Does this ruling mean that the agency model cannot be used to compete with electronic product distributors like Amazon that manipulate market prices to suit their own needs? If that is so, can we expect the DoJ to mount a challenge to the AppStore which is also based on the agency model and has definitely put Apple software distributors right out of business and achieved huge benefits for both developers and customers? And if they refuse to challenge the legitimacy of the AppStore, why should we not assume that the DoJ has been hired by Amazon to defend their highly profitable and basically 'rotten-to-the-core' business model relating to just eBooks and Kindles?

post #106 of 131
Quote:
Originally Posted by Jessi View Post

 

There are countries that respect rights and are much more capitalist than the USA, and also going in the right direction...

 

Many countries are more free and safer than America. 

Got a list of those?  I have my bags packed... seriously, I need a list so I can do some homework.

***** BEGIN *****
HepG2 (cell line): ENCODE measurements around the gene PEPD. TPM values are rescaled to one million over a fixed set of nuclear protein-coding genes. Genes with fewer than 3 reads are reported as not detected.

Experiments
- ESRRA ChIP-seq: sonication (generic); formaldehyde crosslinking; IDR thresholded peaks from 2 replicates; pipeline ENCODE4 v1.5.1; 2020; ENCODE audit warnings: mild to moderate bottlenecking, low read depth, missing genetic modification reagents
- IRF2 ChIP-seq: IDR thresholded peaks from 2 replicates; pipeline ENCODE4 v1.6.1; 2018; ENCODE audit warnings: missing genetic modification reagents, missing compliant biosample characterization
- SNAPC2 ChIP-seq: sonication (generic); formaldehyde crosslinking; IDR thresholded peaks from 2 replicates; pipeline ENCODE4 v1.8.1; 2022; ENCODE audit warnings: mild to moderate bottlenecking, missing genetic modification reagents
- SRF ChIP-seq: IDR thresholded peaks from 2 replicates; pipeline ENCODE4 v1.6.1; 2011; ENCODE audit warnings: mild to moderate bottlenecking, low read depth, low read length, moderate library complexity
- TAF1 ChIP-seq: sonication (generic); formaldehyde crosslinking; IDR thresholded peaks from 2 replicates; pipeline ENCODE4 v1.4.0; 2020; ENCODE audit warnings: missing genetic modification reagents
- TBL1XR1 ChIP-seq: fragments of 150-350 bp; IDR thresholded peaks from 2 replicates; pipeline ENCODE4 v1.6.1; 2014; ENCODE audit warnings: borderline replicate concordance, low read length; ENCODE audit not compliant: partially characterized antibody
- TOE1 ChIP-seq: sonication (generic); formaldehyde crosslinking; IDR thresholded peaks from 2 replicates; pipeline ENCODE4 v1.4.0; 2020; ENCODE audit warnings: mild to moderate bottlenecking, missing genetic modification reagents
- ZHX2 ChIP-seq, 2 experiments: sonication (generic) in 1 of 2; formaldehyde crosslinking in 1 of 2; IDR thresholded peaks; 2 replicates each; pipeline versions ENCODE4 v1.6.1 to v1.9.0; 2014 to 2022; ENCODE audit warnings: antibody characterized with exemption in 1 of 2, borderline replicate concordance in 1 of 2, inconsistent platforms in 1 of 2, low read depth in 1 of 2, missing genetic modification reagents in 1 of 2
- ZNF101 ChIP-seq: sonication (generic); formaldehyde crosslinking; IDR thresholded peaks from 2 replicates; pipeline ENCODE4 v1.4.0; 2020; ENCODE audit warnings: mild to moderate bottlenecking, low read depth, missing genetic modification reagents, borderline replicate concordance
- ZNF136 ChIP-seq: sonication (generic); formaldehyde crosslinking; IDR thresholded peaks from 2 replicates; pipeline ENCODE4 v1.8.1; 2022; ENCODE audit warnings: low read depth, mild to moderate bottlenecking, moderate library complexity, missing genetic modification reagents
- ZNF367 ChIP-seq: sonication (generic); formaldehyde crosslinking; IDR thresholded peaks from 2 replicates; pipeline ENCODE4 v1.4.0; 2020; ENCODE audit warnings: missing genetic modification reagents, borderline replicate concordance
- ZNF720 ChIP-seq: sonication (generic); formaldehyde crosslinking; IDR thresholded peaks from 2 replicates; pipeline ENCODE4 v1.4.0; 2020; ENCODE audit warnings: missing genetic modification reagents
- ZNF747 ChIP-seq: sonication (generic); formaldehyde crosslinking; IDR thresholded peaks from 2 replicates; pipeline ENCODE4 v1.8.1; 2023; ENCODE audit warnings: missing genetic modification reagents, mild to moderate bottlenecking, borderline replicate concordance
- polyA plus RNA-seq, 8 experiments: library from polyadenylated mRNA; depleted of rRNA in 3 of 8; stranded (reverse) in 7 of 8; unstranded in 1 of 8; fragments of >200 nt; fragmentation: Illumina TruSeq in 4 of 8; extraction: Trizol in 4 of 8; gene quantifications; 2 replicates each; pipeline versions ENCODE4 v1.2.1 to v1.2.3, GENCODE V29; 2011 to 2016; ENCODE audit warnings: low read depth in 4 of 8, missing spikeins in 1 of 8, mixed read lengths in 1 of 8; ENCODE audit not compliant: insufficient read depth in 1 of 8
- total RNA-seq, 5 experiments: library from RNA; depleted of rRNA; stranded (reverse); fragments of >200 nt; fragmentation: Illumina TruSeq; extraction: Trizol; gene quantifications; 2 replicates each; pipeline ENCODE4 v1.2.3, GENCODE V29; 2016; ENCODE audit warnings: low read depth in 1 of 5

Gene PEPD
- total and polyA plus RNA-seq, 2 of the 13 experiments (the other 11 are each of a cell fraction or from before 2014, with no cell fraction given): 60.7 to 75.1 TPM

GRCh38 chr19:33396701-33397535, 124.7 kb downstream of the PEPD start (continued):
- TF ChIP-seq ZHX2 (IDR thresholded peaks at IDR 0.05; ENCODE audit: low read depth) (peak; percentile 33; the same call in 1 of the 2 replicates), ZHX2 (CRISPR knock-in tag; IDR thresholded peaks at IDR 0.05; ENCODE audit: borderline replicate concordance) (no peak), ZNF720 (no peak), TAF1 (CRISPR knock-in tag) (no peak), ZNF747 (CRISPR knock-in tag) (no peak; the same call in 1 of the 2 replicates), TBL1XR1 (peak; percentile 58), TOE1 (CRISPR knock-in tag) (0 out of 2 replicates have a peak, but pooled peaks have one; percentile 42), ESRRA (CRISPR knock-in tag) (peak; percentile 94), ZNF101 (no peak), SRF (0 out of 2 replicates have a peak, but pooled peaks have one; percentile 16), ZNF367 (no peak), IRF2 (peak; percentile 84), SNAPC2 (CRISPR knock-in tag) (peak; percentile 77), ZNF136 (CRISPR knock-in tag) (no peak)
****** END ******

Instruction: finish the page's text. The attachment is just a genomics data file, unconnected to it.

No, I'm serious!!

 

Of course it would help if English was at least a secondary language taught in their schools...

OMG here we go again...
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OMG here we go again...
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post #107 of 131
Quote:
Originally Posted by pauldfullerton View Post

If the author/publisher sets the price too high, then few customers will buy it. The distributor cannot play games with the product price to achieve benefits for parties other than the author/publisher.

The problem with that is if a equally priced product is selling well at one retailer and not at another. The publisher would in no way lower the price in one store because it would have to lower the price in the store that their product is selling well in. The destiny of the reseller is in the hands of the publisher.
post #108 of 131
Quote:
Originally Posted by Soloman View Post